Is there another international airport that is closer to the main street than the Fujairah International Airport? Fujairah International Airport is only seconds away from the centre of Fujairah.
There will be lots of happy Fujairah residents when flights to major international routes depart and arrive through Fujairah.
Dr. Geoff Pound
Image: Fujairah International Airport.(interior)
Monday, June 9, 2008
The online magazine Kiwi Collection, highlights the delights that the Sultanate of Oman has to offer. You can fly into centres such as Muscat and Salalah but after showing your passport, driving from Fujairah down through Oman makes for a most scenic trip.
With tourism cranking up in Oman, Fujairah will benefit no matter which part of Oman visitors choose to explore.
Dr. Geoff Pound
Image: “the stunning Musamdam Peninsula…”
Sunday, June 8, 2008
If readers want to see how oil slicks affect tourism on the personal level here is an excerpt from a blog posting written today (8 June 2008) by an American family living in Abu Dhabi:
“Yesterday I ended up reading the new English-language newspaper that just came out here. It’s called The National and I learned so much about some things that are going on here. Like a huge issue [here is the article] they are having with ships dumping oily waste into the Gulf and the beaches of Fujairah are often streaked with oil. They haven’t even caught one dumper yet because the ships venture out beyond the reach of the UAE Coast Guard and dump. Basically the consensus is “don’t swim in the water”, but that doesn’t seem like an acceptable solution to a huge environmental problem. I tried to imagine reading the same story, but the oil being on the beaches of San Diego and practically laughed out loud at such an absurd thought. But it isn’t just because we keep all of our environmentalists in San Francisco, and they’d be there in a few hours to protest such mayhem. It’s because we have agencies and checks in place to prevent such a thing from happening… We were talking about heading up to Fujairah one of these weekends to hang out on the beaches at a resort; now I am beginning to rethink that.”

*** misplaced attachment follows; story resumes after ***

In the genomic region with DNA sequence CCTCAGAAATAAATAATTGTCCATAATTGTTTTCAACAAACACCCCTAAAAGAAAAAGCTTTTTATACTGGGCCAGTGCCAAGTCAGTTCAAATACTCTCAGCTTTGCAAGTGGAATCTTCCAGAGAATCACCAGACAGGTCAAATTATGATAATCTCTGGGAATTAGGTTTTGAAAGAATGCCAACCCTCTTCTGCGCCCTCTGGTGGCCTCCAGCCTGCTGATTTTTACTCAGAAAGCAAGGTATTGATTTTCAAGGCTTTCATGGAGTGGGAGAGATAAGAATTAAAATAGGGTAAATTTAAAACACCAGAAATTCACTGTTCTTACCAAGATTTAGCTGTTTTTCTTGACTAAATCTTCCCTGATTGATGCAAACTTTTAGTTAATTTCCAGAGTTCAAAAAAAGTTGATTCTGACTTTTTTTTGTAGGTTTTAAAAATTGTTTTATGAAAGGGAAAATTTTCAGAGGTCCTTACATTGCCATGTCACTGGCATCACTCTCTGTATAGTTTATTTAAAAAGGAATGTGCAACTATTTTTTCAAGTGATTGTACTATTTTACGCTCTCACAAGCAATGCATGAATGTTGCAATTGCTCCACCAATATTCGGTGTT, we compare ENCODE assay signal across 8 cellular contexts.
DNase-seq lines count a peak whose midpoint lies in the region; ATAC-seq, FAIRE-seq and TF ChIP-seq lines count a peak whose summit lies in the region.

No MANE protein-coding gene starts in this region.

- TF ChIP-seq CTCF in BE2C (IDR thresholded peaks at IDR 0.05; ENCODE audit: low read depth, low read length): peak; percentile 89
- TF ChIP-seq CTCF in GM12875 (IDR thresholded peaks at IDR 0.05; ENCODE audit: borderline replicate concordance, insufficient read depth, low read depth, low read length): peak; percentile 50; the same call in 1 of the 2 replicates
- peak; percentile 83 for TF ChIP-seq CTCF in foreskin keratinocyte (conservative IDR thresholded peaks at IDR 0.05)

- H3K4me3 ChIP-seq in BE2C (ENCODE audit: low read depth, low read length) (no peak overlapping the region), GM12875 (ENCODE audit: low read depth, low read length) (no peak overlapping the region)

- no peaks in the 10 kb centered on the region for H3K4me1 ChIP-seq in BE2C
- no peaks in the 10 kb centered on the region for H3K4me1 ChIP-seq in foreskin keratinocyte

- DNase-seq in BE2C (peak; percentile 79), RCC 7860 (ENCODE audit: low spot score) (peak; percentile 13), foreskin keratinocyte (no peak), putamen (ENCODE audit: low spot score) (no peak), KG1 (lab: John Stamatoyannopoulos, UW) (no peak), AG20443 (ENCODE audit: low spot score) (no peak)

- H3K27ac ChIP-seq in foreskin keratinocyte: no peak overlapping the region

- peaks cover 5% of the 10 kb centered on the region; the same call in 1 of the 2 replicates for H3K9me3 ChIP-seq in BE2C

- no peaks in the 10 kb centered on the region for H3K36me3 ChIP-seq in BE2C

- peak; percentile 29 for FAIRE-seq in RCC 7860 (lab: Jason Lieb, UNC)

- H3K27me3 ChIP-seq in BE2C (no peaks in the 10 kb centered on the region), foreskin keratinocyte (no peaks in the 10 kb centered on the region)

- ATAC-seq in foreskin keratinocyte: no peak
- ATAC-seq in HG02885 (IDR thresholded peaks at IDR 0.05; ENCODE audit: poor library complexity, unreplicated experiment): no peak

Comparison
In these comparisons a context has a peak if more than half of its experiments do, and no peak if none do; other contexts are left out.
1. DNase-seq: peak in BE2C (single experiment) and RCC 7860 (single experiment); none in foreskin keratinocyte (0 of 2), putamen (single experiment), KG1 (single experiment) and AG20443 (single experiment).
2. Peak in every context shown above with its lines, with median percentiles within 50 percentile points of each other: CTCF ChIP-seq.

Dr Geoff Pound
Image: Photo from an article on oil slicks in different parts of the world.
Saturday, June 7, 2008
“Where is that article about the Shisha Café or the one on Oil Slicks or info on Fishing and Diving?”
You can go through the Archives of this site looking for a title that looks like the one.
You can try using the ‘Search Blog’ at the top left of the site (if it is in English) or the top right (if it is in Arabic).
Put in your key word into the box—‘Shisha’, ‘Slicks, ‘Spills’ ‘Fishing’ or whatever.
It is generally effective and the fastest way to track down what you are looking for.
Friday, June 6, 2008
The Hendersonville Epicurean, which writes about all things foody in the area, gives the opening hours of Hookah House, posts some photos of the establishment, tells the story of its origins and offers the reviewer’s impressions. Here is a taster:
“Owners Allison and Kevin have worked hard to re-open after moving from the other side of Main Street. Their goal is to provide a welcoming space for all ages (during the day) and adults at night.”
“Kevin was introduced to shisha while stationed in the Persian Gulf. Living in Fujairah, a city in the UAE — The United Arab Emirates — he observed that the hookah provided a venue for social interaction.”
“At about 10 o'clock at night the merchants would close their shops and bring their couches and tables into the street,” he recalled. “They would bring out their hookahs and board games and sit there for hours — till two or three in the morning — playing backgammon, drinking coffee, talking and sharing the shisha. “It's really not about smoking,” Kevin continued. “It's about fellowship — a medium to bring people together for relaxation and conversation. That's what we've tried to maintain here in the Hookah House. It's Americanized in terms of the decor, but we've tried to create an atmosphere that's conducive to that sense of community — to get people away from the big screen TV to where they are sitting there, face to face, and relating to each other as human beings.”